THE MET "FALSTAFF"...a divine comedy !!! Thanks again DG.
Anthony Rossi | Florida | 06/09/2009
(5 out of 5 stars)
"I was not around for this production of Zeffirelli's Met Debut in 1964...but fortunately I was a Met Subscriber by 1992 when this was revised and had it on one of my subscription evenings. When I watched this DVD, all the great memories of the production came back to me. Levine conducted a GREAT CAST (Plishka, Freni, Horne, Bonney, Graham, Pola and Lopardo. Two of the Met's great comprimarios, De Palma and Laciura also make this a perfect "Falstaff".
It is a beautiful no-nonsense staging with all the color, emotion and humor which Verdi intended. Simply, it is fun to watch and everyone on stage is having fun presenting it.
When I saw on the DG web-site that it was going to be released, I checked amazon.com for its availability and noticed the release date of June 30, 2009. I couldn't wait until then...lol. So I went into the Amazon.canada site and it was there....so I purchased it from Canada. Not a great price difference and the shipping was wonderful.
This is a Met performance which you must add to your collection. DG always outdoes itself. Video and audio was fantastic."
A Falstaff of great beauty and tender wit
Mike Birman | Brooklyn, New York USA | 07/12/2009
(5 out of 5 stars)
"It is to composer and librettist Arrigo Boito and his constant pestering of the octogenarian Verdi that there remained within him one last great comedy fighting to get out that we owe this absolute miracle of an opera. Produced in 1893 as Verdi turned 80 there is much in this masterpiece that can be identified as a modernist neoclassical work. The use of short motifs instead of long arioso melodic lines, the spry and reduced orchestral textures and the lack of a single 'stand and deliver' dramatic declamatory aria all serve to make this more of a 20th century work than an example of 19th century late-Romanticism. Despite his many years of writing for the stage Verdi refuses to give in to either age or time. There is an eternally youthful freshness to this score that is often breathtaking, culminating in the celestial final scene in Windsor Park. Like the enchanted Forest of Arden in As You Like It, we are in a world of nocturnal magic and human redemption that an Ovidian Verdi transforms into a wondrous fugue proclaiming that all the world's a joke. Any successful production of Falstaff must celebrate this magic.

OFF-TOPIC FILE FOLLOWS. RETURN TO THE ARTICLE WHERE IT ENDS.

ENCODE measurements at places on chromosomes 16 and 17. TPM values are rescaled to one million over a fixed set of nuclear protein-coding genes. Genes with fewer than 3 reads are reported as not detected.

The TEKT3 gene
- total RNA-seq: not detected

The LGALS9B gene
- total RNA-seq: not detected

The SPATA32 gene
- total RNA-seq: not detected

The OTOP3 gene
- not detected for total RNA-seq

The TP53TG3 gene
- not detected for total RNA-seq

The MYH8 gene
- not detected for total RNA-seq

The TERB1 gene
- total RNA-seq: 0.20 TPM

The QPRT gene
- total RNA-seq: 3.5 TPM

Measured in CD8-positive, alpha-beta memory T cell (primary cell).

This new DVD release of a performance filmed in October 1992 features Franco Zeffirelli's venerable 1964 production, his first appearance at the Met. Although it occasionally shows its age it is strong enough to overcome some minor shortcomings. Visually stunning in depicting Tudor era Windsor, there is something deeply satisfying in the way the singers interact with their surroundings. Each performance has a calm organic rightness at its core that transcends the frenetic pace of the opera, giving this Falstaff a sense of balance that always remains sure-handed. Paul Plishka is a wonderfully affecting Falstaff, comic yet vulnerable. Mirella Freni is superb as Alice Ford. Barbara Bonney as Nannetta and Marilyn Horne as Mrs. Quickly are excellent. The cast submerge themselves in their roles.